The Salinas Valley Basin Groundwater Sustainability Agency (SVBGSA) is partnering with the State Department of Water Resources to collect information about domestic wells that have failed during California’s prolonged drought.
The Dry Well Reporting System is a free, easy-to-use online tool that tracks wells that have gone dry across California. The data is used to inform state and local agencies about drought impacts on residential water supplies and helps to develop strategies that support long-term sustainability for groundwater sources.
In early 2023, one well was reported as dry in Monterey County, just outside of SVBGSA’s jurisdiction in the area of Royal Oaks. However, one data point doesn’t begin to describe the conditions in the County. It is an underutilized reporting tool.
Residential wells typically go dry before wells that serve agriculture or municipal users because the residential wells are shallower. Often in the Salinas Valley Basin, these shallow, residential wells are located in disadvantaged communities (DACs) where poverty, unemployment, pollution and other economic, emotional and environmental burdens are present. Many people whose wells are going dry are unable to replace the wells and instead purchase bottled drinking water. The loss of clean, reliable drinking water adds to the challenges these DACs already face.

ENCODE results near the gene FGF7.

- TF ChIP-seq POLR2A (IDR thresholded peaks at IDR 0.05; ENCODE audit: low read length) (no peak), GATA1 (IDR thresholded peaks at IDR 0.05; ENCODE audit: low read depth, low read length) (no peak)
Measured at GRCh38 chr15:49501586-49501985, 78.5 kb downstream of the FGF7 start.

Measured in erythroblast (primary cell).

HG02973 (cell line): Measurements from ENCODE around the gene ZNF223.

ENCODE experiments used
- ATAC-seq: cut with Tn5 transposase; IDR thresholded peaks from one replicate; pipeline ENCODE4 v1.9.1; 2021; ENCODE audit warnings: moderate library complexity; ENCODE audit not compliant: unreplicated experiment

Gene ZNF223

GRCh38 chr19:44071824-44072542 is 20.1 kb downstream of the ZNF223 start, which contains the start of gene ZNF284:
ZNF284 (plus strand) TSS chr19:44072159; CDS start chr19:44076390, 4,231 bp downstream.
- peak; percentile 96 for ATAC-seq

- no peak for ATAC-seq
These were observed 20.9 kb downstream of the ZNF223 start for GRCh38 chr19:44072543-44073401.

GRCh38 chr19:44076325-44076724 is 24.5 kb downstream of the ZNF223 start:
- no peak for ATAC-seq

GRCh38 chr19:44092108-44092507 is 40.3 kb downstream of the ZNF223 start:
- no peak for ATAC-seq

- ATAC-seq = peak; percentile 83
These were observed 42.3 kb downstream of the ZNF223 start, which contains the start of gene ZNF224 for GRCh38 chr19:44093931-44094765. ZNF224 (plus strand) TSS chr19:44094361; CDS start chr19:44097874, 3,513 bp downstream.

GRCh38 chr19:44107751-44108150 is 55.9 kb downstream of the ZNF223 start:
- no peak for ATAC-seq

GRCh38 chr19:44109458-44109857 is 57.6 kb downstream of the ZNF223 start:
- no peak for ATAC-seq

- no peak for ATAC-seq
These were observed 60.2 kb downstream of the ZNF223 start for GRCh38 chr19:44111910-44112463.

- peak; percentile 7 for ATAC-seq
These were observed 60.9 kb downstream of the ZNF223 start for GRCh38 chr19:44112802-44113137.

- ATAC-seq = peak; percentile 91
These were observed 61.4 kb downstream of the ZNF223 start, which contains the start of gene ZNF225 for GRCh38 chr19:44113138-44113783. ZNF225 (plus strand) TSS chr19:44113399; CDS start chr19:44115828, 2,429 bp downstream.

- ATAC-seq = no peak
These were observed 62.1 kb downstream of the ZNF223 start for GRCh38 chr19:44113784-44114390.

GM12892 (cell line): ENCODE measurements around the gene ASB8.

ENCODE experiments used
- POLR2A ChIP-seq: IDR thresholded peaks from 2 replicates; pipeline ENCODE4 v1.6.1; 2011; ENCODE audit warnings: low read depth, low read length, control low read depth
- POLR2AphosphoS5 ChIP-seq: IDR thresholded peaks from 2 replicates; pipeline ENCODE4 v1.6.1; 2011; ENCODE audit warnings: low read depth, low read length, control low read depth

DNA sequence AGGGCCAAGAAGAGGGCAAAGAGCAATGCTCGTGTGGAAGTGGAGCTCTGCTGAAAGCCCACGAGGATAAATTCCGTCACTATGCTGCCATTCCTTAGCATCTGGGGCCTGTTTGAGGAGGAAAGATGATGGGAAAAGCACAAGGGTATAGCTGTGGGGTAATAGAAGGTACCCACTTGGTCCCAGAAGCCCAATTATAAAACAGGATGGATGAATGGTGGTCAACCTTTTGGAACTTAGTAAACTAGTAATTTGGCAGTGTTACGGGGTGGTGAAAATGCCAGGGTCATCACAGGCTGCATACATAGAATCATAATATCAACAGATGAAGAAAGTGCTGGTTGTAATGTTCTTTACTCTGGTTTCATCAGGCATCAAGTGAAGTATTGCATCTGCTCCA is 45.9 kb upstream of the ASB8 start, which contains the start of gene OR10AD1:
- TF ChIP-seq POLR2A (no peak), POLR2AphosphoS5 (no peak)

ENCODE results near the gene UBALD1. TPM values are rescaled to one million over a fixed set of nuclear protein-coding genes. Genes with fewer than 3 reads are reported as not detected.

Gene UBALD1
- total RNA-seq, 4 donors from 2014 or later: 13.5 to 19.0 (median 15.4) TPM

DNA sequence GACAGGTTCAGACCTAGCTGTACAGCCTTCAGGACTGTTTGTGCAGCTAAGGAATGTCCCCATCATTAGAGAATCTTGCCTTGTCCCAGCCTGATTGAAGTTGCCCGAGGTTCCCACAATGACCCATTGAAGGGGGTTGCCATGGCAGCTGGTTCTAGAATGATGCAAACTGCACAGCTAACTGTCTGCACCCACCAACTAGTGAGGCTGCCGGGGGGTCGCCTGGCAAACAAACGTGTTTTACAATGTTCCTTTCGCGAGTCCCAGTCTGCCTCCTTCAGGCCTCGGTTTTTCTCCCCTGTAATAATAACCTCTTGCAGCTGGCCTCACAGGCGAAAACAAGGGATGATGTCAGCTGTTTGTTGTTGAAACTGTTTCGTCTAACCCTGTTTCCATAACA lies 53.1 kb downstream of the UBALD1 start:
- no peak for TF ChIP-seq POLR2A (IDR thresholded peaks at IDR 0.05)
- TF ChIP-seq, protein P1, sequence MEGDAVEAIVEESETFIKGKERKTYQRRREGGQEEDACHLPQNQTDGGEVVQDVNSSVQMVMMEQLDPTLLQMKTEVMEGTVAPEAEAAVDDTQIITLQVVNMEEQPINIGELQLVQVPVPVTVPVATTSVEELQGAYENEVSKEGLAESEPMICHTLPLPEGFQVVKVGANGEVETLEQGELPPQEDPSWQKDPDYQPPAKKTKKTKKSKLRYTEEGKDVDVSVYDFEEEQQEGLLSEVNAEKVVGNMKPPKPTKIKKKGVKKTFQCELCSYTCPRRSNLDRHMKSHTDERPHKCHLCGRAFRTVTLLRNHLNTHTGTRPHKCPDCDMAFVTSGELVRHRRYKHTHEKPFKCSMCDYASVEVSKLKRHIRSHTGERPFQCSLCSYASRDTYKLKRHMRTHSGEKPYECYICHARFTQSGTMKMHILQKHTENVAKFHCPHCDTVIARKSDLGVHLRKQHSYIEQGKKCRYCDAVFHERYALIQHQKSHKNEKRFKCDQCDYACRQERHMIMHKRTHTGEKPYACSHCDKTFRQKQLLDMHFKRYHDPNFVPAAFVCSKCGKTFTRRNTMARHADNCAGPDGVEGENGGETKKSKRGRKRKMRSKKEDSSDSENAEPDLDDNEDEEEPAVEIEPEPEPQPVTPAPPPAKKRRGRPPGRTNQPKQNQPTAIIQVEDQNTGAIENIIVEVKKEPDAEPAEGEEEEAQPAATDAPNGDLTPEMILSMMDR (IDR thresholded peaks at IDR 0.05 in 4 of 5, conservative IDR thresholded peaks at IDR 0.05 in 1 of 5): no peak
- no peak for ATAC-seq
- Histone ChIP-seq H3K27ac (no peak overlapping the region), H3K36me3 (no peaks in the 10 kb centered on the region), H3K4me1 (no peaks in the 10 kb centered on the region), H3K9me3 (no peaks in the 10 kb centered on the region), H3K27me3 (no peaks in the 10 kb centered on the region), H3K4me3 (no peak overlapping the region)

By utilizing the Dry Well Reporting System, impacted residents also can discover helpful resources. Information submitted through the site, including well owner name, contact information and personal address, will not be visible to the public.
Collecting and analyzing data on dry wells will help SVBGSA observe local occurrences in SVBGSA’s six subbasins. While the agency has a network of monitoring wells to detect trends in groundwater levels, awareness of specific dry wells will provide more detailed data to the agency. All six subbasins have dry well notification as an implementation action in their Groundwater Sustainability Plans.